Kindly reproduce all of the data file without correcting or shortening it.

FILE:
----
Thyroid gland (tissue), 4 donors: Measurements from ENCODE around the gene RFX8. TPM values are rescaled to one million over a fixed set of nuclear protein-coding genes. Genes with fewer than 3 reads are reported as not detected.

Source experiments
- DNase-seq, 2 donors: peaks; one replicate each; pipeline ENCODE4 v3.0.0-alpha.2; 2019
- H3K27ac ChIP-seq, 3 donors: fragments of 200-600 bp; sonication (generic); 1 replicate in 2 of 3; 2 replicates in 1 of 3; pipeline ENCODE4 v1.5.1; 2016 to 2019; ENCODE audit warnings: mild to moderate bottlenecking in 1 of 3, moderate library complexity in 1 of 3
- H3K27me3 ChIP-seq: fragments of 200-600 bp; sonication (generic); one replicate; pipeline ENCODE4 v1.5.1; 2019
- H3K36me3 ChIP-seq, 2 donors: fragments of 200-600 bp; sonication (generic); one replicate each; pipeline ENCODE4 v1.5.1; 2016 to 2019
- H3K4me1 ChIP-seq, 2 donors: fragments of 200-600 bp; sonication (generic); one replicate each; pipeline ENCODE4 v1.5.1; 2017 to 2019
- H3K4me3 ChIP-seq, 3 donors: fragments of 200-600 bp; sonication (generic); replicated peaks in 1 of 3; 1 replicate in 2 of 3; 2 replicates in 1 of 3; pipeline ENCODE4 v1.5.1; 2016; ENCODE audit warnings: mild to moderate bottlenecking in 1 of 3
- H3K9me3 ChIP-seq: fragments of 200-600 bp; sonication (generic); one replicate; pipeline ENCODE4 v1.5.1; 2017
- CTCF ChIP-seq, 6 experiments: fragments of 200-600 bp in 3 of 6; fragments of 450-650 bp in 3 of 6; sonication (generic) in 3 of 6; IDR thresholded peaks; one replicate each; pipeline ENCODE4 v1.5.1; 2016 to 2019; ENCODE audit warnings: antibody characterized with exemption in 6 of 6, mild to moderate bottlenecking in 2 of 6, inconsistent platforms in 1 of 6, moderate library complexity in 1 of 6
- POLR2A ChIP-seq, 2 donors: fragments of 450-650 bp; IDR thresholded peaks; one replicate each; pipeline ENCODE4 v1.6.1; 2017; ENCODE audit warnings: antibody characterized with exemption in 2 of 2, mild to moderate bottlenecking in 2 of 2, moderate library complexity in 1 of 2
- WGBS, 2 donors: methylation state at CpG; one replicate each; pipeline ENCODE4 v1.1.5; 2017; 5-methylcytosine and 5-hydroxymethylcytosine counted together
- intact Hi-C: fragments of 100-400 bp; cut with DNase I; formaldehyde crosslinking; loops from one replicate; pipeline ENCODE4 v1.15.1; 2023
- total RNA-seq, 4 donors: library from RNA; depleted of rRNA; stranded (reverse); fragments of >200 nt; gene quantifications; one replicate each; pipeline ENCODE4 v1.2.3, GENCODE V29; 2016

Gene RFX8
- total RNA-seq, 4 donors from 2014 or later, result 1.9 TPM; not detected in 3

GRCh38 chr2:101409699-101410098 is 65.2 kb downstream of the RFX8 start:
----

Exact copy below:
Thyroid gland (tissue), 4 donors: Measurements from ENCODE around the gene RFX8. TPM values are rescaled to one million over a fixed set of nuclear protein-coding genes. Genes with fewer than 3 reads are reported as not detected.

Source experiments
- DNase-seq, 2 donors: peaks; one replicate each; pipeline ENCODE4 v3.0.0-alpha.2; 2019
- H3K27ac ChIP-seq, 3 donors: fragments of 200-600 bp; sonication (generic); 1 replicate in 2 of 3; 2 replicates in 1 of 3; pipeline ENCODE4 v1.5.1; 2016 to 2019; ENCODE audit warnings: mild to moderate bottlenecking in 1 of 3, moderate library complexity in 1 of 3
- H3K27me3 ChIP-seq: fragments of 200-600 bp; sonication (generic); one replicate; pipeline ENCODE4 v1.5.1; 2019
- H3K36me3 ChIP-seq, 2 donors: fragments of 200-600 bp; sonication (generic); one replicate each; pipeline ENCODE4 v1.5.1; 2016 to 2019
- H3K4me1 ChIP-seq, 2 donors: fragments of 200-600 bp; sonication (generic); one replicate each; pipeline ENCODE4 v1.5.1; 2017 to 2019
- H3K4me3 ChIP-seq, 3 donors: fragments of 200-600 bp; sonication (generic); replicated peaks in 1 of 3; 1 replicate in 2 of 3; 2 replicates in 1 of 3; pipeline ENCODE4 v1.5.1; 2016; ENCODE audit warnings: mild to moderate bottlenecking in 1 of 3
- H3K9me3 ChIP-seq: fragments of 200-600 bp; sonication (generic); one replicate; pipeline ENCODE4 v1.5.1; 2017
- CTCF ChIP-seq, 6 experiments: fragments of 200-600 bp in 3 of 6; fragments of 450-650 bp in 3 of 6; sonication (generic) in 3 of 6; IDR thresholded peaks; one replicate each; pipeline ENCODE4 v1.5.1; 2016 to 2019; ENCODE audit warnings: antibody characterized with exemption in 6 of 6, mild to moderate bottlenecking in 2 of 6, inconsistent platforms in 1 of 6, moderate library complexity in 1 of 6
- POLR2A ChIP-seq, 2 donors: fragments of 450-650 bp; IDR thresholded peaks; one replicate each; pipeline ENCODE4 v1.6.1; 2017; ENCODE audit warnings: antibody characterized with exemption in 2 of 2, mild to moderate bottlenecking in 2 of 2, moderate library complexity in 1 of 2
- WGBS, 2 donors: methylation state at CpG; one replicate each; pipeline ENCODE4 v1.1.5; 2017; 5-methylcytosine and 5-hydroxymethylcytosine counted together
- intact Hi-C: fragments of 100-400 bp; cut with DNase I; formaldehyde crosslinking; loops from one replicate; pipeline ENCODE4 v1.15.1; 2023
- total RNA-seq, 4 donors: library from RNA; depleted of rRNA; stranded (reverse); fragments of >200 nt; gene quantifications; one replicate each; pipeline ENCODE4 v1.2.3, GENCODE V29; 2016

Gene RFX8
- total RNA-seq, 4 donors from 2014 or later, result 1.9 TPM; not detected in 3

GRCh38 chr2:101409699-101410098 is 65.2 kb downstream of the RFX8 start: